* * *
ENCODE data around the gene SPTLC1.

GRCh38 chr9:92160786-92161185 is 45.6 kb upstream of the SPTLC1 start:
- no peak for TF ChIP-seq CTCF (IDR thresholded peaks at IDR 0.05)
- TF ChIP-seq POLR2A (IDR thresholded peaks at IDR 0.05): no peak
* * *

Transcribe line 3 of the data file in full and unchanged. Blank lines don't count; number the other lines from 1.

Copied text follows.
- no peak for TF ChIP-seq CTCF (IDR thresholded peaks at IDR 0.05)